Is Retrenchment compensation an allowable deduction under Income Tax?
Section 37 of the Income Tax Act pertains to general allow ability of business expenditure while computing Profits or Gains from Business or Profession. According to Section 37(1), any expenditure, not being expenditure of the nature described in sections 30 to 36 and not being in the nature of capital expenditure or personal expenses of the assessee, laid out or expended wholly and exclusively for the purposes of the business or profession shall be allowed in computing the income chargeable under the head “Profits and gains of business or profession”.
Let us refer to the case of Sasson J. David Co P. Ltd v. CIT (1979), where the main issue under consideration was whether the payments made by the assessee company to the employees and the director by way of compensation for termination of service were allowable as business expenditures under section 37(1) or not.
Facts of the Case:
- The Company was an investment company and its shares were originally held either directly or through their nominees by Sir Percival David, Lady David and Mr. V. P. David (collectively referred to as ‘Davids’).
- A resolution approving the recommendation made by the directors to pay the employees retrenchment compensation and compensation for termination of employment and also additional retrenchment compensation and compensation for termination of employment in the case of some of them and to terminate their services was passed.
- Thereafter an agreement was entered into between Davids and Tata Sons Ltd. (the Tatas) agreeing to sell the 1000 shares held by Davids or their nominees in the Company in favour of Tatas or their nominees for a sum of Rs. 155 lacs.
- The said agreement inter alia provided that the sum voted by the Company for payment of gratuities and/or as compensation for loss of employment to existing directors and employees of the Company with respect to their services up to and inclusive of March 31, 1956 and a further amount of Rs. 16,188, payable to the Managing Director, should be paid in accordance with the resolution by the Company and the amount so paid should be deducted from the purchase price of Rs. 155 lacs agreed upon.
- The appellant paid Rs. 1,64,899, which included Rs. 16,188 paid to the managing director in lieu of 6 months’ notice, Rs. 21,200 paid towards compensation for termination of pension allowance, and Rs. 16,885, the first of five annual payments as compensation to the director.
- These amounts were claimed as a deduction under section 37(1).
- These payments resulted in a substantial reduction in the wage bill as a consequence of the retrenchment.
Order passed by ITO
The ITO denied the deduction on the ground that the services of the managing director and the employees were terminated not because of business expediency but because Tata’s made it a pre-condition under the agreement and therefore, it could not be considered as allowable under section 37(1).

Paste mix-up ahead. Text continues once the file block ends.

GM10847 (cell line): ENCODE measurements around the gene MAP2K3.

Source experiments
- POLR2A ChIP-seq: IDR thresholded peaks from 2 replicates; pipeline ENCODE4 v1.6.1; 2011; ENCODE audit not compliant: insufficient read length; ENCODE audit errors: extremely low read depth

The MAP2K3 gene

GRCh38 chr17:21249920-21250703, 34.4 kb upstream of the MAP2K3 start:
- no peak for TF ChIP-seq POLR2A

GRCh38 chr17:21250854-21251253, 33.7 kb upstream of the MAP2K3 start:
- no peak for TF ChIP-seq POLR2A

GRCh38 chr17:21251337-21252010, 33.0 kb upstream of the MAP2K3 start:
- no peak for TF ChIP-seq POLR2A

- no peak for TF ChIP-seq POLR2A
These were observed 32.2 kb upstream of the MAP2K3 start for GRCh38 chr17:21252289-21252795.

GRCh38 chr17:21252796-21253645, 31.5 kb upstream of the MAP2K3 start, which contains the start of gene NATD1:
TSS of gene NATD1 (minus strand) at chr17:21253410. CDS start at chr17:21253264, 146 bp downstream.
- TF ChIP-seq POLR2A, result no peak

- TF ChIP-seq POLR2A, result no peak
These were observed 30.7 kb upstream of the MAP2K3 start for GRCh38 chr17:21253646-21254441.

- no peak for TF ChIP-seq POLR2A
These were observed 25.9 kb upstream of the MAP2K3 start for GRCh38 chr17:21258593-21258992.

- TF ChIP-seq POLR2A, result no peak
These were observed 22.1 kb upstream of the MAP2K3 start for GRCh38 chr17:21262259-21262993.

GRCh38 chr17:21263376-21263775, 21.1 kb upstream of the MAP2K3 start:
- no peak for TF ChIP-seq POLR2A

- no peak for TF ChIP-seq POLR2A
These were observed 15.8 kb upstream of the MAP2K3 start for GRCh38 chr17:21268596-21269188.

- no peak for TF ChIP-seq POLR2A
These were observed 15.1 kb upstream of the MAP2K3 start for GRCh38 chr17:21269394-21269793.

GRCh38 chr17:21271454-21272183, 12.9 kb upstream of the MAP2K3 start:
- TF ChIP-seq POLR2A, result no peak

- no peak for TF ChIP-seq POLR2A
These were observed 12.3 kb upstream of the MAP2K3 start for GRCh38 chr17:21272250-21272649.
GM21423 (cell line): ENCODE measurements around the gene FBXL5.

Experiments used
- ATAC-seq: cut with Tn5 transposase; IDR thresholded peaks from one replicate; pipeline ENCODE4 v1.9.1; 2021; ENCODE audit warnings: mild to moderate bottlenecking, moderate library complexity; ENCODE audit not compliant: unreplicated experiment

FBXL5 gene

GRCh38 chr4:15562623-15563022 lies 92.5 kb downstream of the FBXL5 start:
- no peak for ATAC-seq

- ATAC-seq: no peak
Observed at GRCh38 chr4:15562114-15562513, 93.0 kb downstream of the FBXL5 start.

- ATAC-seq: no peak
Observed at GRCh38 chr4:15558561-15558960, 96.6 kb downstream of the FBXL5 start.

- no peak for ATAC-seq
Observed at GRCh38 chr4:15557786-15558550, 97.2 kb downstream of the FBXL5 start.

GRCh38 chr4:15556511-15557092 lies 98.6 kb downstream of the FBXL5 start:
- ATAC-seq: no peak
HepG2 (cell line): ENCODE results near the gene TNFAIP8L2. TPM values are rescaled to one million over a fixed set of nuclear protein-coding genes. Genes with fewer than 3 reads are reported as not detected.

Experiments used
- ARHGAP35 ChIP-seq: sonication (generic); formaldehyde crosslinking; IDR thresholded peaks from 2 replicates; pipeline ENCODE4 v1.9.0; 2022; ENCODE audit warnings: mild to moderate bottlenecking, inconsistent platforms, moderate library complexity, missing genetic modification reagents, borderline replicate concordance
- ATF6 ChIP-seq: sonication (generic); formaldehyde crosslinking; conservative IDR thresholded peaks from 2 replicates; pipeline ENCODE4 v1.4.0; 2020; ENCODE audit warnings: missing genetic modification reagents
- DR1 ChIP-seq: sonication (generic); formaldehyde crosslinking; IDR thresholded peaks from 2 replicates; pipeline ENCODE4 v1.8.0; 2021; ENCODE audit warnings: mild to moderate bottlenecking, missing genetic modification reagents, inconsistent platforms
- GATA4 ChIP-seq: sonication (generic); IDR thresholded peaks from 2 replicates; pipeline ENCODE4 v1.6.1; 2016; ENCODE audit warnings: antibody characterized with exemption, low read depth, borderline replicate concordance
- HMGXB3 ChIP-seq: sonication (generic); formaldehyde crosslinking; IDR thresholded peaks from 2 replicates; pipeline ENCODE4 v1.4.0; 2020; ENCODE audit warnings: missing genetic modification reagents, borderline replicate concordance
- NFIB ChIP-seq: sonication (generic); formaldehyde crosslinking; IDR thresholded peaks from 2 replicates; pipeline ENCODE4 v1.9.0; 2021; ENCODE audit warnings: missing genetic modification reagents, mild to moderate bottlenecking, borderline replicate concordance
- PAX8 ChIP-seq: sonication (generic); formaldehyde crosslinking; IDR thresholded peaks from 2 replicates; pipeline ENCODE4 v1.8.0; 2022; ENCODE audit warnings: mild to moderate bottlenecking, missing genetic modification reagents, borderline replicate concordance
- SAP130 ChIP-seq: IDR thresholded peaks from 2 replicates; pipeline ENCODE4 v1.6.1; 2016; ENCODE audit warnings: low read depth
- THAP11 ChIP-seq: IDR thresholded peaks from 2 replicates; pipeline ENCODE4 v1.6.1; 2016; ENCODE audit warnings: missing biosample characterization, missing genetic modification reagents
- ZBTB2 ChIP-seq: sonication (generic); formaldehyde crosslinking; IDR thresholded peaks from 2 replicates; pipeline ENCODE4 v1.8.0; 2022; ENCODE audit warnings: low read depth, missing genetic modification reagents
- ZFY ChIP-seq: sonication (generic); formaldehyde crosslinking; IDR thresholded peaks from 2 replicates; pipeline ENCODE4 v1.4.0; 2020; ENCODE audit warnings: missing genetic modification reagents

Orders passed by Appellate Authorities and High Court (HC)
- The additions were confirmed by the Commissioner (Appeals).
- The Tribunal confirmed that the expenditure was not incurred for the purpose of the business and further held that no deduction could be allowed since it was made to benefit the third party.
- On a reference, the High Court held that only the two amounts of Rs. 21,200 and Rs. 16,188 were allowable as deductions and that the balance of Rs. 1,27,511 paid to the employees and a director was not allowable as a deduction since the expenditure had not been incurred by the company for commercial reasons.
- Aggrieved with the order of the HC, assessee appealed before the Supreme Court
Observations of Supreme Court (SC)
- The assessee-company was neither dissolved nor was its business undertaking sold.
- It continued to exist as a juristic entity even after the transfer of its shares by Davids in favour of Tatas.
- No doubt that on account of such transfer of shares, the transferees gained control on the assessee company, but neither Davids nor Tatas derived any direct benefit out of the payment of retrenchment compensation even though such retrenchment might have facilitated the transfer of shares.
- HC wrongly placed more emphasis on the motive with which the amount was expended than the fact that the expenditure was incurred in connection with the business of the assessee company.
- On appeal reversing the judgement of the HC, the SC held that even assuming that the motive behind the payment of the compensation was that the terms of the agreement between the Davids and Tatas for the sale of the shares should be satisfied, as long as the amount of Rs. 1,27,511 was laid out wholly and exclusively for the purpose of the business of the appellant, there was no reason for denying the deduction.
- The appellant company continued to function even after its control passed on to the Tatas and the expenditure in question was laid out for the purpose of the company’s own trade and not for the trade of the Tatas who was only its shareholder.
- As a result of the expenditure, the appellant company was in fact benefited by reduction in its wage bill.
- It could not be said that the Tatas was in any way benefited financially because of the deduction in the consideration payable by it for the shares.
- The expression ‘wholly and exclusively’ did not mean ‘necessarily’.
- Ordinarily, it was for the assessee to decide whether any expenditure should be incurred in the course of his or its business.
- The fact that somebody other than the assessee also benefited by the expenditure should not come in the way of an expenditure being allowed by way of deduction if it satisfied otherwise the test laid down by law.
The sum of Rs. 1,27,511 was, therefore, held to be expended by the appellant on the ground of commercial expediency and in order to indirectly facilitate the carrying on of its business, and was, therefore, allowable as a deduction